Note that building components deteriorate at different rates. A life-cycle analysis that uses a fixed rate of deterioration (such as 2 percent per year) will lead to inaccurate results. Deterioration costs are not constant; they fluctuate year by year.

A good example is roofing. If a particular building has a hot-mopped, four-ply roof, we may accurately say the roof will cost $4 per square foot and will last 20 years. Fixing the present value of money and assuming a new roof costs $10,000 for a particular building, you should budget $10,000 when the building is built; another $10,000 at year 20; another $10,000 at year 40; another $10,000 at year 60; and continue this budgeting calculation through the life expectancy of the building.

You should go through this process for every major component of the building, including air-handling units, ceilings, VCT flooring, painting, etc.

Determining the long-term budget By combining repair costs and future costs, you establish short- and long-term capital renewal budgets.

Use this example: Current repair cost of $10,000 will fall into year 0 (line 1). Year 0 is used because the work is considered a current need. For this exercise, year 0 will include all current needs even if those needs are not going to be fixed until future years.

"Future costs" fall into years 1 through 6. The example assumes a life-cycle analysis was done and $1,000 is needed in year 1, $2,000 in year 2, $1,000 in year 3 and so on (line 2). Determine the required capital renewal budget after you identify current repair costs and complete an analysis of future costs (line 3). Line 3 is all current and future capital renewal needed for the facility. Under normal conditions, this study would cover at least 10 years into the future.

Communicating consequences A convincing argument is the only way a school facility manager will get an adequate budget. Using the concepts outlined above, you can show the consequence of insufficient funding. Line 4 is the approved hypothetical budget. Normally, your yearly anticipated or approved budget would be entered on this line.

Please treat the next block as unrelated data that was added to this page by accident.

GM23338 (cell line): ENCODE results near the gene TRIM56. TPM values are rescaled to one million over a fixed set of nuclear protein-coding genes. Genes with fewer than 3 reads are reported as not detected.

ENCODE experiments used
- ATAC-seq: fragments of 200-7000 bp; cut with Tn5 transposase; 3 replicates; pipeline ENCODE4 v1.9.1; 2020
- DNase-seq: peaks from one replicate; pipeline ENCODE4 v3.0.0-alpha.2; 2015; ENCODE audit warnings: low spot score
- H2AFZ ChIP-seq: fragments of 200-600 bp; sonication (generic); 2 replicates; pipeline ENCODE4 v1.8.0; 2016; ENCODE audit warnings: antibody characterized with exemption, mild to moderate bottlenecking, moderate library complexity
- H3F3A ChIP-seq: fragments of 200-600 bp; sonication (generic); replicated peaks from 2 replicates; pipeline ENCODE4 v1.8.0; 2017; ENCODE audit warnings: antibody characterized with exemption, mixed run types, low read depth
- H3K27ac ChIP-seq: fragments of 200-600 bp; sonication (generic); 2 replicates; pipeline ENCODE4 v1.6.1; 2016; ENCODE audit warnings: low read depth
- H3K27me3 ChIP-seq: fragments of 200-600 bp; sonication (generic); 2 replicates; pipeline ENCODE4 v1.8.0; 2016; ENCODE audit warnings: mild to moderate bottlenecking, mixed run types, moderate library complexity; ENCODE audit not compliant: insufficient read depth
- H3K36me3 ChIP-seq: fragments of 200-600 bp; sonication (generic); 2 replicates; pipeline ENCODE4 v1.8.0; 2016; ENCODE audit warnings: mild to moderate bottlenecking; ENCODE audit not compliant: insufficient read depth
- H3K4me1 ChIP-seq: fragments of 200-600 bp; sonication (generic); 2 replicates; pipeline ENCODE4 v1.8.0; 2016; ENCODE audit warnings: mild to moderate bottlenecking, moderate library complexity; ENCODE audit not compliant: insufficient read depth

The difference between required capital renewal and approved budget is the amount of under- or overfunding of capital renewal (line 5). A positive number here-overfunding-means you are reducing deferred maintenance. On the other hand, a negative number means the costs of deferred maintenance will increase.

Line 6 is the cumulative total of deferred maintenance. For instance, in year 0 we had identified $10,000 of deferred maintenance. In year 1 we budgeted $1,000, and our life-cycle analysis required $1,000 for the same year. So, our deferred maintenance stayed the same, $10,000. But look at year 2. We underfunded by $1,000. The life-cycle analysis showed a requirement of $2,000 but we budgeted only $1,000. The amount underfunded added to the previous deferred maintenance balance ($10,000 + $1,000) totals $11,000. We continue this for each year of the study. Line 7 is the replacement value of the building or group of buildings.

The ratio of line 6 to line 7 will give you the FCIs for current and future years.

As seen on line 8, the current FCI and future FCIs are calculated under approved budget. Using approved budget as the variable, you can calculate future FCIs for any number of reinvestment scenarios.

Finally, graphically presenting a funding scenario with the resulting FCI can be persuasive.

The rising FCI means the backlog of deferred maintenance is increasing. In this case, the FCI went from 0.10 to 0.20 in just 6 years.